December 8, 2018 9:37 pm
Updated: December 10, 2018 8:54 pm

Inglewood residents protest plans for new 16-storey condo tower in Calgary

WATCH: A proposed condo tower in Inglewood is facing pushback from area residents. As Carolyn Kury de Castillo reports, the plan is to increase density in the neighbourhood, but many say this is going too far.

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Calgary’s Inglewood neighbourhood is filled with sandstone buildings and hundred-year-old homes — but now there are plans for a 50-metre condo tower in the city’s oldest neighbourhood that have some residents upset.

“A 50-metre building, according to the developer, will be like a landmark gateway to the community but it will actually be an eyesore to the community,” said Phil Levson, president of the Inglewood Community Association, on Saturday.

“It doesn’t fit. The pure height of the building is not in any kind of historical context.”

The project is called the Grid and would be located on a former gas station site just off 17 Avenue S.E. by 19 Street S.E. The proposed building would be 16 storeys. The current standard height under the Area Redevelopment Plan is six storeys.

Residents who protested against the development on Saturday said they’re not anti-development and would be in favour of more mid-rise buildings like the ones already in the neighbourhood.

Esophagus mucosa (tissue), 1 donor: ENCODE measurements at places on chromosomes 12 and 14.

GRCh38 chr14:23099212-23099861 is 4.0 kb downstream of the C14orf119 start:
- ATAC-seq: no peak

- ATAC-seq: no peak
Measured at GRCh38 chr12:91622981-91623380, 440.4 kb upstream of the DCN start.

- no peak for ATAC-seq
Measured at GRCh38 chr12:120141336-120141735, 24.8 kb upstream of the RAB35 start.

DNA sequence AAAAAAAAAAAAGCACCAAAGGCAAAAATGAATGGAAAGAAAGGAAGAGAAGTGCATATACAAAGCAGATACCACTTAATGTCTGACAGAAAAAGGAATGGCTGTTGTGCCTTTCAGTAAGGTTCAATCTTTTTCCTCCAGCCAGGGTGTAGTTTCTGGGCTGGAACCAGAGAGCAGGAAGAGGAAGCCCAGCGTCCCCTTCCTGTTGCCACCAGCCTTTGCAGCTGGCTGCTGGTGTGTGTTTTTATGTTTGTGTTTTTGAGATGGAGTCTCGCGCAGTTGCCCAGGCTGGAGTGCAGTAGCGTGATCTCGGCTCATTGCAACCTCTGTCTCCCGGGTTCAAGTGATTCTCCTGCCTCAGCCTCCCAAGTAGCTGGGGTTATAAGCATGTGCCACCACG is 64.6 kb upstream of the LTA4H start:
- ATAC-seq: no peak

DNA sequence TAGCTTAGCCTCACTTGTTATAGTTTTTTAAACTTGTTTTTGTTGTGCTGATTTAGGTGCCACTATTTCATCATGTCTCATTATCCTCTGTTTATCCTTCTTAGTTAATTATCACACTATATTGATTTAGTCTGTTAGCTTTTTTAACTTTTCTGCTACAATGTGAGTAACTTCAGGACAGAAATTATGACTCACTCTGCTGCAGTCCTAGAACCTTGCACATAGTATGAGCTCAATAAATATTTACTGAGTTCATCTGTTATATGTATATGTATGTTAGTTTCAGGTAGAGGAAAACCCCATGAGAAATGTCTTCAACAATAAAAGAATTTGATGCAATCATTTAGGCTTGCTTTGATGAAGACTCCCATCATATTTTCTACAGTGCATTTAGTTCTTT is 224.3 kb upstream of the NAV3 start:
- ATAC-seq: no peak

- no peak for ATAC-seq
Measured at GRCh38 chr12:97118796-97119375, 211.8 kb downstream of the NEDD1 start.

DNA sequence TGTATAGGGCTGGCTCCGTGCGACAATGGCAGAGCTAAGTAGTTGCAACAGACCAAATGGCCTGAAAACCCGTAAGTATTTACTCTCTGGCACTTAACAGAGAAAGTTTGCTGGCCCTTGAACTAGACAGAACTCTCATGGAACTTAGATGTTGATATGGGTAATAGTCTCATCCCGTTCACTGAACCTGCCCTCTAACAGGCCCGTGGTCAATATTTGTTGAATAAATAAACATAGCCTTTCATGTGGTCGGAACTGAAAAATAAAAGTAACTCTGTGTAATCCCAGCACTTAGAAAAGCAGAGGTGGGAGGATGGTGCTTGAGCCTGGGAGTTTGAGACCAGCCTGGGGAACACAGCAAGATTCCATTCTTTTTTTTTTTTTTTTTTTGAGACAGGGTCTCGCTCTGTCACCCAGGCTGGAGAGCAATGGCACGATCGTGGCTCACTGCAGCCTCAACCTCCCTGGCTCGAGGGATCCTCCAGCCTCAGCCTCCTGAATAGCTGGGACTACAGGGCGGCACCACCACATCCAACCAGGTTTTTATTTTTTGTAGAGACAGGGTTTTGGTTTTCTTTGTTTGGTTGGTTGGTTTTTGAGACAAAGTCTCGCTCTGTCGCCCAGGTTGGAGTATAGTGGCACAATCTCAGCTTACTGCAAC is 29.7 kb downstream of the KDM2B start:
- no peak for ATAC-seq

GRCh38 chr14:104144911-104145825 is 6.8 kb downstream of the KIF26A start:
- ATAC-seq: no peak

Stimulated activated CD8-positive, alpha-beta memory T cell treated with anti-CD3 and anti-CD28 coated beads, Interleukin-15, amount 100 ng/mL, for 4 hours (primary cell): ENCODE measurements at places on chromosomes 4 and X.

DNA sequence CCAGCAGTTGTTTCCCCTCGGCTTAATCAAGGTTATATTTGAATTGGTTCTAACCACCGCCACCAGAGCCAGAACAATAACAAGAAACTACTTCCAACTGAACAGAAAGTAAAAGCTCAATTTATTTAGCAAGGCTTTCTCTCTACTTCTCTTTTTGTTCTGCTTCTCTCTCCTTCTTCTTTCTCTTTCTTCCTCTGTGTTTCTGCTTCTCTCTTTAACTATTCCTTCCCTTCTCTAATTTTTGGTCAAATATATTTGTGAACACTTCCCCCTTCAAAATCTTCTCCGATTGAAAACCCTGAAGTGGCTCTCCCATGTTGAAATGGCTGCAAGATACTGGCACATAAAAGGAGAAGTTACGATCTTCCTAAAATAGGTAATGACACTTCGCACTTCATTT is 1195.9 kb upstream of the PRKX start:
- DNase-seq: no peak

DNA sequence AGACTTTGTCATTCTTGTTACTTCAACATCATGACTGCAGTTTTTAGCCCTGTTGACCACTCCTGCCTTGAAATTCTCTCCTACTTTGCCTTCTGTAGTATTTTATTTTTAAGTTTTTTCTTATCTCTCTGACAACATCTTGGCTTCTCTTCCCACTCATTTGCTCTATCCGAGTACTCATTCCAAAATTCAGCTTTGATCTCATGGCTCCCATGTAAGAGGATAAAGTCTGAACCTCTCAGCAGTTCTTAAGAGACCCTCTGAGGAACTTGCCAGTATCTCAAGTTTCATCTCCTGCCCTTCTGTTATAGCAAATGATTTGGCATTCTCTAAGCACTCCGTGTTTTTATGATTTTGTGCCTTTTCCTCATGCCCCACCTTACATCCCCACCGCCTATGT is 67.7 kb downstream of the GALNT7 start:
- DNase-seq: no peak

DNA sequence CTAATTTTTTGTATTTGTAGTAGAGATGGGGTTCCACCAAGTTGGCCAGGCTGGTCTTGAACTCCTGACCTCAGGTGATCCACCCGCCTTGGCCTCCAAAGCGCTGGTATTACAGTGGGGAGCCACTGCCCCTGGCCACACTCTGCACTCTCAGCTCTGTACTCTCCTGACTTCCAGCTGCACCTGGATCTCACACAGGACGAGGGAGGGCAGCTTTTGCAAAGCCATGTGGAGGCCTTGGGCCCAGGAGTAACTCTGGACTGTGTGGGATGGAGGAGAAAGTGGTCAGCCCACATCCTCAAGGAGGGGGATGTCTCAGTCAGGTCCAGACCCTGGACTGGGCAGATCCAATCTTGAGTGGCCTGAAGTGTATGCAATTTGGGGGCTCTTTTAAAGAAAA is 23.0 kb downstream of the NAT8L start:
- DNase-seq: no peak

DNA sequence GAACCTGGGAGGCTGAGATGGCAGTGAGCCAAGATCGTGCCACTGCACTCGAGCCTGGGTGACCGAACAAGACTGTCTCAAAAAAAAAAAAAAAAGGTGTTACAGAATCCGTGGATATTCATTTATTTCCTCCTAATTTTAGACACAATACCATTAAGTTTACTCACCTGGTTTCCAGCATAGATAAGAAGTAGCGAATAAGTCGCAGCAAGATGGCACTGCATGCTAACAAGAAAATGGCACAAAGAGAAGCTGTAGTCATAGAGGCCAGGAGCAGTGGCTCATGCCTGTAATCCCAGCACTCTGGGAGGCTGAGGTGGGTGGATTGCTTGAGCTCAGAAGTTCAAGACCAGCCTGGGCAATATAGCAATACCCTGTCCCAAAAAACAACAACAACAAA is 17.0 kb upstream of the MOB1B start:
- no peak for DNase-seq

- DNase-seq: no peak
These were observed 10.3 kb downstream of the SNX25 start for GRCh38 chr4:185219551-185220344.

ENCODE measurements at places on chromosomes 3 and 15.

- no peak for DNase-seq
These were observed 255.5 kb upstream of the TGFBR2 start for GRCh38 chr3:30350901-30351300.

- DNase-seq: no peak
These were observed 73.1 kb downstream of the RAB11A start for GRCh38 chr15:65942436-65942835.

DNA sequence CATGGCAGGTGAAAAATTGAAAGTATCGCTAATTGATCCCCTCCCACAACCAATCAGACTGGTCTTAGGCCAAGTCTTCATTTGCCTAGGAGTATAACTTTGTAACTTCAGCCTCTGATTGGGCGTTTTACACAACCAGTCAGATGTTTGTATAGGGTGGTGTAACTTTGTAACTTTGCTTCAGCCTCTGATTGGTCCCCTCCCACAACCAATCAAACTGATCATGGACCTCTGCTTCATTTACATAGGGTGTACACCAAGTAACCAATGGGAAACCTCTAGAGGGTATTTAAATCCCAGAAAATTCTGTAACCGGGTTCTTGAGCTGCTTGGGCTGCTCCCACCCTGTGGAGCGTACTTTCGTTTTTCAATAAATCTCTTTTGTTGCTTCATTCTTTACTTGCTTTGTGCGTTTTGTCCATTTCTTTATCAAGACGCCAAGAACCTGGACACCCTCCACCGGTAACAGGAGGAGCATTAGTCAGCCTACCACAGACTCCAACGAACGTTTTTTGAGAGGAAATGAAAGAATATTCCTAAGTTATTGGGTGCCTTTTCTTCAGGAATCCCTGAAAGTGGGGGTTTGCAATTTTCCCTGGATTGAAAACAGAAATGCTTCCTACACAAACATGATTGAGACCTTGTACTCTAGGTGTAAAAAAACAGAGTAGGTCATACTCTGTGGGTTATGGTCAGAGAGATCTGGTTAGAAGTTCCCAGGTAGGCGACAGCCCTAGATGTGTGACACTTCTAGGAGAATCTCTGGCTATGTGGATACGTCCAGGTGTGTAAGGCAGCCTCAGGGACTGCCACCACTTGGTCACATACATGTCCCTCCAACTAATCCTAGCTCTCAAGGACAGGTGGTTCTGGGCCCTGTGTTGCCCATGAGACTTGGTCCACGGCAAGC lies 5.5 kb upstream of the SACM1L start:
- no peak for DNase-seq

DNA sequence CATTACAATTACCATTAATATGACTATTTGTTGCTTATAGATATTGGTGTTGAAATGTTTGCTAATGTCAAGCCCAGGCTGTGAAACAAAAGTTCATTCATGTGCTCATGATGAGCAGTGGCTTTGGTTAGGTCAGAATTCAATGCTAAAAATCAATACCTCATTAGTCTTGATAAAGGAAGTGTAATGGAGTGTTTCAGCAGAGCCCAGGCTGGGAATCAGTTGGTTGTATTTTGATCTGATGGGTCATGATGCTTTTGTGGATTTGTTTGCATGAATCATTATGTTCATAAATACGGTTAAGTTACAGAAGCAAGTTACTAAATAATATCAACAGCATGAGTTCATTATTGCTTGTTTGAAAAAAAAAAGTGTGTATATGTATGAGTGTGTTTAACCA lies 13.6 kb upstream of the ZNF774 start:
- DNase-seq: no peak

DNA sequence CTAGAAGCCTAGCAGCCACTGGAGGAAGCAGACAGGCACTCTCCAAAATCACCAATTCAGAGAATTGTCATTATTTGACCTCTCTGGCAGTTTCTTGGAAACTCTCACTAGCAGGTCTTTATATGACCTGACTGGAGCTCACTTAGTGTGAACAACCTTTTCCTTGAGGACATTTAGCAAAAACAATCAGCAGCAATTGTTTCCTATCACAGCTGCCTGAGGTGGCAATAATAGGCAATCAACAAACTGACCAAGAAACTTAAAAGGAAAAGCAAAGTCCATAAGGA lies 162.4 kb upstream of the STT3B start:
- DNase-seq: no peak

“It feels like the city has an agenda because this is going to be a transit stop — they want to have density,” said resident Fiona McKenzie. “It’s not that were opposed to density but we would like to have some discussions and be engaged.”

Proponents of the project said it’s a great fit for Inglewood because it will be close to a new Bus Rapid Transit station and it fills a hole in an area that is dominated by automotive businesses and parking lots.

Ward 9 Coun. Gian-Carlo Carra believes there is a compelling case for the developer but said he’s also sympathetic to the community’s angst about the change.

“My question to them when you stand on the street: do you really know whether it’s 16 storeys or 12 storeys? That doesn’t really matter. The person on the street is much more focused on the quality of the public realm,” Carra said.

“This is density where density belongs and it interfaces with the community in all the ways you could possibly want.”

Council approved the tower in principle on Dec. 10. Second and third readings are being withheld pending the results of talks between the province, city and airport authority in making exemptions to the airport vicinity protection area regulation.

Those regulations limit development in the flight path, so the tower would not be allowed under current regulations.

© 2018 Global News, a division of Corus Entertainment Inc.

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